[Review] PARADE (2010)

I have been looking for this film for ages, ever since I saw Karina promoting it in Himitsu no Arashi-chan. Despite the trailer, I didn’t expect the story to turn out like that. Anyway, to begin this review, let’s start it off with a synopsis.

“Parade” is the story of a strange living situation in a 2LDK apartment (having two bedrooms, a living-dining room, and a kitchen) in suburban Tokyo. There are five residents ranging in age from eighteen to twenty-eight: Ryosuke (Keisuke Koide) a male student with no evidence of any drive; Kotomi (Shihori Kanjiya), an out-of-work aspiring actress who longs for a celebrity boyfriend; Miki (Karina), a heavy-drinking female illustrator; Satoru (Kento Hayashi), a male prostitute with a spectator like attitude toward life; and Naoki (Tatsuya Fujiwara), a salaryman who works for a film distribution company and says strange things in his sleep. The roommates are not in any way romantically involved with one another, but one can see subtle hints of affection and friendship among them. In the end, however, none of them really know each other.

– AsianMediaWiki

The film progressed by narrating the story behind each character, at the same time telling something about the residents’ relationship with each other. The character build-up was amazing. Somehow, within the first five minutes, I already understood what each of their persona is. Maybe because it was a movie, and time is limited to a mere 120 minutes, everything was introduced quickly – something that I appreciated given that a movie’s first impression usually speaks out what the viewers should expect. You get to like each individually, and all through-out the film the lines thrown were “as expected” of the speaker. I didn’t see any line used out of character.

The plot in itself has to be proud. From the beginning, a sub-plot was already introduced, however, the way Director Isao Yukisada snaked it through the story was splendid. The significance of the criminal was all over the place, but the characters seem to disregard it – a worthy way to develop the plot more and convince the viewers to follow more on the characters’ lives rather than an unnamed crook. I also feel that the attack in the film was the best way to tell the story of the characters although it seemed less grabbing to me. My only concern here is that there were a couple of misplaced life snippets. I feel like there were some scenes that were cut-off to shorten the film, but they were forgettable so I guess it was understandable. I’ve only seen a few movies of Yukisada (Closed Note, Crying Out Love, in the Center of the World) but I liked this one way better than the previous two. I’ve noticed that he likes taking time when the characters are fewer, but with a five-main-cast movie, time was of apt importance.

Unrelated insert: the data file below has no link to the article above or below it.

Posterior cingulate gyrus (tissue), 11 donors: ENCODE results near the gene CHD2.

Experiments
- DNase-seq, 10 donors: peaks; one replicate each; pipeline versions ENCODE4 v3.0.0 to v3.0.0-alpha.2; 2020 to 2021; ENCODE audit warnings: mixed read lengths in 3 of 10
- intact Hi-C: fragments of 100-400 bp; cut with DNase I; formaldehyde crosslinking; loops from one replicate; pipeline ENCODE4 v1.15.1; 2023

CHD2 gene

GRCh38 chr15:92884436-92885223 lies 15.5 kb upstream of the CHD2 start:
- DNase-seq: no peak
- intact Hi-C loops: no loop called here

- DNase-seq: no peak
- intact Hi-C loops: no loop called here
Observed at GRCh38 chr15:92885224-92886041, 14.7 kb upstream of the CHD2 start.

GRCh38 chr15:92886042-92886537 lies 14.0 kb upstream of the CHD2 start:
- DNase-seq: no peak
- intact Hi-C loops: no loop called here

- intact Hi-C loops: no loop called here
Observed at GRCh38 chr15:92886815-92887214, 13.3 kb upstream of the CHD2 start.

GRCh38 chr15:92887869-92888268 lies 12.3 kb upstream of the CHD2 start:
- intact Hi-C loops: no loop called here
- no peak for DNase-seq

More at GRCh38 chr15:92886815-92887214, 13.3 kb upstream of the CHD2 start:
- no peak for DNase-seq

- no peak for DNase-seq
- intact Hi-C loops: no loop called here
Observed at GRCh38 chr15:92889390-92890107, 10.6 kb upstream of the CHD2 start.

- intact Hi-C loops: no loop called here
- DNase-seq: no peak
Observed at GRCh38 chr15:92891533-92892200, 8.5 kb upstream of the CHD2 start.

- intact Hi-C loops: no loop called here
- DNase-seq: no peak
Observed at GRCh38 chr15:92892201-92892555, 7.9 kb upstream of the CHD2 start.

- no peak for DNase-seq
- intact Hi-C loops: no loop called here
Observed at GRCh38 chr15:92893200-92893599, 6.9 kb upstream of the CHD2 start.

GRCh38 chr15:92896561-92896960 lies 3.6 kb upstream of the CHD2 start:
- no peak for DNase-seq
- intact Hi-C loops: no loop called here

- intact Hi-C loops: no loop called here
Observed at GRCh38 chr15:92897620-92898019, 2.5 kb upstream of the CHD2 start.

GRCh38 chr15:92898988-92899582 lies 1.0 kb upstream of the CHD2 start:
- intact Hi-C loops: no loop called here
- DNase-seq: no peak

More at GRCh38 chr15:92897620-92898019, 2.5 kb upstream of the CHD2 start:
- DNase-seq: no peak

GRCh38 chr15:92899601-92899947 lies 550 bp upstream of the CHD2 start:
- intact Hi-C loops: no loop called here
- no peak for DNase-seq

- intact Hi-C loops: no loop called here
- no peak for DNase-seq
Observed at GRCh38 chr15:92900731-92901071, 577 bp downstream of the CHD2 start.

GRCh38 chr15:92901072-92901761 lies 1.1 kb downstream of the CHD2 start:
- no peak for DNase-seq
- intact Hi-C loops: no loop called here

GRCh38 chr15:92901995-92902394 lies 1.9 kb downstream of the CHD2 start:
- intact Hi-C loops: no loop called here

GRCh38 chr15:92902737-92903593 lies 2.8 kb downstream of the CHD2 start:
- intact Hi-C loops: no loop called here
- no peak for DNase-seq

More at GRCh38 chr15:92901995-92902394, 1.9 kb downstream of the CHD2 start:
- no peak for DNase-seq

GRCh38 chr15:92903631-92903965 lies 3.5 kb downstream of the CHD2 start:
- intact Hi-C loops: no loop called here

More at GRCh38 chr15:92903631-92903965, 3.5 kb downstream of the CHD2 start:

From here, I’d like to digress from a technical critic to something on a more personal level. I’ve liked Fujiwara Tatsuya’s acting since Battle Royale, and adored him in Death Note. I must say that he hasn’t lost his finesse in acting, and he’s one of the few non-idols that I follow-up on, at least in the film and drama industry. Karina has long dropped her beautiful image for the sake of acting more varied roles, and although I can still see a raw sort of acting in this film, I would want to see her in darker roles. Kanjiya Shihori has a spark of her own; she carried herself well in the film, but it was only because there was a stark contrast between Kotomi and Mirai. She could do with a bit more of improvement, seeing that she has a flawless acting chemistry in scenes with Keisuke Koide, who I believe, was very much natural in portraying a dumb college student. It wasn’t my first time watching Kento Hayashi, but his acting didn’t leave much of a good impression on me in A Little Princess. He still has much to improve on since I didn’t find his role much too difficult to handle.

I liked the musical score. It sort of sucked the audience in the world of Parade.

There’s something though that I didn’t really understand. How come the title was PARADE? Was it because, similarly, in a parade, there are various stories behind the floats? Well, it certainly gave off that feeling. This film is a 4 out of 5, and I recommend this a watch on a casual Friday night with friends.

 

 

 

 

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  1. Pingback: [Review] PARADE (2010) « Pseudo Ai | catch-22entertainmentguide.com

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